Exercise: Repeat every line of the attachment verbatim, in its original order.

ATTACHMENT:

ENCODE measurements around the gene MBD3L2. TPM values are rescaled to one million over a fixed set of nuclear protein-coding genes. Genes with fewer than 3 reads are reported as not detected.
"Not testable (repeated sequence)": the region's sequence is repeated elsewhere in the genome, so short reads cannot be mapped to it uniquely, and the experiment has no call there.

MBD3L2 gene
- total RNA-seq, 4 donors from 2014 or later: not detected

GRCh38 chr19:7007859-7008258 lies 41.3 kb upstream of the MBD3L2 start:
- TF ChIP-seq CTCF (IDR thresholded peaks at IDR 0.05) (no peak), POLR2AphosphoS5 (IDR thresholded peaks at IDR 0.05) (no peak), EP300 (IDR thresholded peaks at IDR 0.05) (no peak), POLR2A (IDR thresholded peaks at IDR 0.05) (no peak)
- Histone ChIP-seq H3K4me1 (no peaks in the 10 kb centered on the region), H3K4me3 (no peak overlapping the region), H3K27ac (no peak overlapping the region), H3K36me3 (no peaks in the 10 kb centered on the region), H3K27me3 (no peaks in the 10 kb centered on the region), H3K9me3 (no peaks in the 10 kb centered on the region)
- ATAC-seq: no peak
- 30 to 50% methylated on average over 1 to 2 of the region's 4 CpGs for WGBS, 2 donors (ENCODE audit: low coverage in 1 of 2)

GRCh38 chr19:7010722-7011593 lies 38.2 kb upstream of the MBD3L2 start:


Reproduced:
ENCODE measurements around the gene MBD3L2. TPM values are rescaled to one million over a fixed set of nuclear protein-coding genes. Genes with fewer than 3 reads are reported as not detected.
"Not testable (repeated sequence)": the region's sequence is repeated elsewhere in the genome, so short reads cannot be mapped to it uniquely, and the experiment has no call there.

MBD3L2 gene
- total RNA-seq, 4 donors from 2014 or later: not detected

GRCh38 chr19:7007859-7008258 lies 41.3 kb upstream of the MBD3L2 start:
- TF ChIP-seq CTCF (IDR thresholded peaks at IDR 0.05) (no peak), POLR2AphosphoS5 (IDR thresholded peaks at IDR 0.05) (no peak), EP300 (IDR thresholded peaks at IDR 0.05) (no peak), POLR2A (IDR thresholded peaks at IDR 0.05) (no peak)
- Histone ChIP-seq H3K4me1 (no peaks in the 10 kb centered on the region), H3K4me3 (no peak overlapping the region), H3K27ac (no peak overlapping the region), H3K36me3 (no peaks in the 10 kb centered on the region), H3K27me3 (no peaks in the 10 kb centered on the region), H3K9me3 (no peaks in the 10 kb centered on the region)
- ATAC-seq: no peak
- 30 to 50% methylated on average over 1 to 2 of the region's 4 CpGs for WGBS, 2 donors (ENCODE audit: low coverage in 1 of 2)

GRCh38 chr19:7010722-7011593 lies 38.2 kb upstream of the MBD3L2 start: